Here Are the House's Recommendations for the Border Crisis
The House and Senate are now on a collision course.
A special House "working group" led by Rep. Kay Granger has finalized a draft of its "set of principles" for GOP legislation dealing with the border crisis—including a call for putting an end to the "catch-and-release" system for unaccompanied minors.
Several of the proposals clash dramatically with what House and Senate Democrats say they will go along with.
And the two chambers also appear to be on a collision course for how much funding an emergency bill will contain. Senate Democrats say they will go along with President Obama's request for $3.7 billion, but House Republicans are looking at less than half of that amount.
Members of the House working group, including Reps. Steve Pearce, R-N.M., and Matt Salmon, R-Ariz., said a completed package of recommendations by Granger's staffers was delivered to each of their offices on Thursday morning for a final sign-off.
At least some of the working group's recommendations are likely to become part of the House Republican alternative to Obama's proposal. While there could be some last-minute changes, one of the recommendations will be that children should be detained until they see an immigration judge.
The guidelines will recommend this should happen within five to seven days.
"This is a major, major change," said Salmon. "There will not be those busloads of kids coming in to the various communities; there will not be the family units dropped off at the bus station in Phoenix and Tucson, like they have been before. They will stay detained until they're adjudicated."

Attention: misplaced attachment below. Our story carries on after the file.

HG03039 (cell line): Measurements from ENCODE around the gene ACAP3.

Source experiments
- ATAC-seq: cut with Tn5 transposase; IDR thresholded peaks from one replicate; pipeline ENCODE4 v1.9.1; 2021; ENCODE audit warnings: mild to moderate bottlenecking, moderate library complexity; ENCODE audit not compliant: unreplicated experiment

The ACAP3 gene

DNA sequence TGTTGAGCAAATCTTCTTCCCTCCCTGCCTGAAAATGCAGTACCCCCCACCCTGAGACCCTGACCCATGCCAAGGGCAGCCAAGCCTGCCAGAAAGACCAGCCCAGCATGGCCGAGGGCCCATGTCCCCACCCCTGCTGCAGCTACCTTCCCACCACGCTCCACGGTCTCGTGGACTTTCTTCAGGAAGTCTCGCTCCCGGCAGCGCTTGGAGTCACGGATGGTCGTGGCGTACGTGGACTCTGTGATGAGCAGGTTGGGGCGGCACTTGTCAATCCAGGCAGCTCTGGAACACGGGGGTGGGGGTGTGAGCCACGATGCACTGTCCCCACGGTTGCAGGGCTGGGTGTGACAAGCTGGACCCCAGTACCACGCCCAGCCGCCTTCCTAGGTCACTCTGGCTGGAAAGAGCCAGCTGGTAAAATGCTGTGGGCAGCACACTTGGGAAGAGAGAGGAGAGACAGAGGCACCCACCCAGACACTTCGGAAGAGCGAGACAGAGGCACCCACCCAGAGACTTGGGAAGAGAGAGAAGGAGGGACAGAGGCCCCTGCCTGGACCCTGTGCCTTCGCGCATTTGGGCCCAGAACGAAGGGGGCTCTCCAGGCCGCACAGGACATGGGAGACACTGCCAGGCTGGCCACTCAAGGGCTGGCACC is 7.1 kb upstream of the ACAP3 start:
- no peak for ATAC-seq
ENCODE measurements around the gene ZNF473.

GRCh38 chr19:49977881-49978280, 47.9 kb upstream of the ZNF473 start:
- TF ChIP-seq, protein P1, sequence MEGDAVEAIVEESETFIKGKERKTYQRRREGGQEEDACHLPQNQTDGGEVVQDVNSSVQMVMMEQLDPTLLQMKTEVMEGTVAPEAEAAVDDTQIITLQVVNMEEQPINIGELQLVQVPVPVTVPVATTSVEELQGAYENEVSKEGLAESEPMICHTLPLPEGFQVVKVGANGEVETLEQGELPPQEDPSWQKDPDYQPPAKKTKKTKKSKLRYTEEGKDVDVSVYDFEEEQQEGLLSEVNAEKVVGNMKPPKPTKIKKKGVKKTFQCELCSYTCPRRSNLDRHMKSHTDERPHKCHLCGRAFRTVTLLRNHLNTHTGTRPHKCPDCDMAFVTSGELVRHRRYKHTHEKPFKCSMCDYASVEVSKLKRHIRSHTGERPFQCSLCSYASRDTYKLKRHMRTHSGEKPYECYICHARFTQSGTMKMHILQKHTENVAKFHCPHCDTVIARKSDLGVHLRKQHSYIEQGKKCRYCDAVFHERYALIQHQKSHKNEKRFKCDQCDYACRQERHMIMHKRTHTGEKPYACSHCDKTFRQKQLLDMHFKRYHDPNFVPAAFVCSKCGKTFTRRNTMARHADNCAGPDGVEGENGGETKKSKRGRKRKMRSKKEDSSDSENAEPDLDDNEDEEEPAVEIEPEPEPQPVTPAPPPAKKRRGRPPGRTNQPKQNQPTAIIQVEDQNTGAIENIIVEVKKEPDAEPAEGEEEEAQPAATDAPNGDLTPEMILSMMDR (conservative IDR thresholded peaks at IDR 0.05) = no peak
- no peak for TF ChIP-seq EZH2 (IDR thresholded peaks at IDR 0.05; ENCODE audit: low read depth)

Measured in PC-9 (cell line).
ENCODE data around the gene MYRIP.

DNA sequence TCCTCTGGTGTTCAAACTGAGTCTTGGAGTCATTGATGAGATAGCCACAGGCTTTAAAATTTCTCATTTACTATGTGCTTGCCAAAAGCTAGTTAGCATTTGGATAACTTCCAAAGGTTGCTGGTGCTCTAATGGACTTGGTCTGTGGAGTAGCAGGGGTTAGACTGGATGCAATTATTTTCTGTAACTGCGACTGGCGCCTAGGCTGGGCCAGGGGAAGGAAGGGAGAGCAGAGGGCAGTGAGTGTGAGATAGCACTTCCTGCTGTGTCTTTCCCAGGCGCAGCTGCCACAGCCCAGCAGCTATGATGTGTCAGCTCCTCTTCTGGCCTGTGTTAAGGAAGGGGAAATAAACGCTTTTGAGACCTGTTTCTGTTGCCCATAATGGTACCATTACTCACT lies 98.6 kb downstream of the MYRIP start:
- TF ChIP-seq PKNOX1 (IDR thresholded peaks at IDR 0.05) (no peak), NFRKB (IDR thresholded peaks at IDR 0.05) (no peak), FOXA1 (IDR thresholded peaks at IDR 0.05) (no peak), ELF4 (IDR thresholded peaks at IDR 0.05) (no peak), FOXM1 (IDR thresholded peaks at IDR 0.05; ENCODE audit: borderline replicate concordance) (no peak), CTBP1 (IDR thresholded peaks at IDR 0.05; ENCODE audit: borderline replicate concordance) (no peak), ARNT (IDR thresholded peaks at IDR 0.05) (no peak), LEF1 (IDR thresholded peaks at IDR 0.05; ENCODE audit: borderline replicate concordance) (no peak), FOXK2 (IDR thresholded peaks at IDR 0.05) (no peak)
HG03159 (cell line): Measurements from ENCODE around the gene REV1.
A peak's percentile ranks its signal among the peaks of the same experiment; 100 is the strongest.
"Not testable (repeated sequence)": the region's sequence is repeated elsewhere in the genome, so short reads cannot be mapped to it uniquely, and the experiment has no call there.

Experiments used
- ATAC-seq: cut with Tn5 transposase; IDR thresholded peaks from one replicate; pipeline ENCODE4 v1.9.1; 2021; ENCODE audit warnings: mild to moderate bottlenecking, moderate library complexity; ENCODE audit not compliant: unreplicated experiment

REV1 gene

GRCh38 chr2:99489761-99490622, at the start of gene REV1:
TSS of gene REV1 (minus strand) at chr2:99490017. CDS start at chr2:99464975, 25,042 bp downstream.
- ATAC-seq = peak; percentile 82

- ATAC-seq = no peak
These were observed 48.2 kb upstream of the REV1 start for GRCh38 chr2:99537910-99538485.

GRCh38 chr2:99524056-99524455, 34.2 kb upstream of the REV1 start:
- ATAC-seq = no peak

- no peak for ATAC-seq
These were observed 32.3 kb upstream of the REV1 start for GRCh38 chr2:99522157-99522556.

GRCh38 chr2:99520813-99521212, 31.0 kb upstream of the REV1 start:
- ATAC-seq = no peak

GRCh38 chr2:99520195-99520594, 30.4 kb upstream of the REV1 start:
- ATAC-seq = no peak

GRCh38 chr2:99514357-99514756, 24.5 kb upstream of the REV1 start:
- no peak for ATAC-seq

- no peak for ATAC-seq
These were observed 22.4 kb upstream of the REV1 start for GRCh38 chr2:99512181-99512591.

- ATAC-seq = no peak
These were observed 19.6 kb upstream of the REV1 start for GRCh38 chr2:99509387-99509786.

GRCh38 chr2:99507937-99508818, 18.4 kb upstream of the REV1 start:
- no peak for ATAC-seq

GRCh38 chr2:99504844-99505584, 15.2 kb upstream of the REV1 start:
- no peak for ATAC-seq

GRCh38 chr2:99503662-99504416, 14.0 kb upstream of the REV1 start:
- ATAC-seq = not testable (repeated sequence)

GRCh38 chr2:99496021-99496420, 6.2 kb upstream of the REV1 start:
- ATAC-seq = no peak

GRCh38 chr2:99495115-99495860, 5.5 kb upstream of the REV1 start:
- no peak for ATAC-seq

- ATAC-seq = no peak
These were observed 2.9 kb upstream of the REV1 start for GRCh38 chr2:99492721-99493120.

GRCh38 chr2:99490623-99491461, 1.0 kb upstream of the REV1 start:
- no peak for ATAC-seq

Salmon did not specify the number of additional judges the guidelines will call for to make this process work.
Other recommendations include:
- Changing a 2008 law to allow allow immigrant children at the border to be voluntarily and more swiftly returned to their home countries rather than be held for deportation hearings. Many Senate and House Democrats, including the Congressional Hispanic Caucus, have already said they would oppose this;
- Providing more National Guard involvement in humanitarian relief efforts, such as help in providing shelter, food, and health care;
- "Changing the narrative" by promoting—perhaps through advertisements in Central America—the notion that the U.S. will send immigrants back home if they do not arrive legally.
House appropriators, led by committee Chairman Harold Rodgers, R-Ky., are also near completion of the funding part of their plan, and have already said their dollar figure won't come anywhere near the $3.7 billion called for by Obama.
On Thursday, Salmon said he wasn't comfortable with providing the exact dollar amount—but said it will be "less than half" of what Obama proposed.
That would set up one of an expected several differences for House Republicans with the Democratic-led Senate. There, Appropriations Committee Chairwoman Barbara Mikulski said on the Senate floor on Wednesday that she is asking for the full $3.7 billion to be approved.
"There are those who will want to take from other domestic programs. I would caution that, and, in fact, I object to the very idea of that," she said.
"The president has said this is an emergency—an emergency under the Budget Control Act of 2011. It meets the criteria that it is 'sudden, urgent, unforeseen and temporary' and deals with the 'loss of life or property' or 'threat to national security.' I think it meets that test."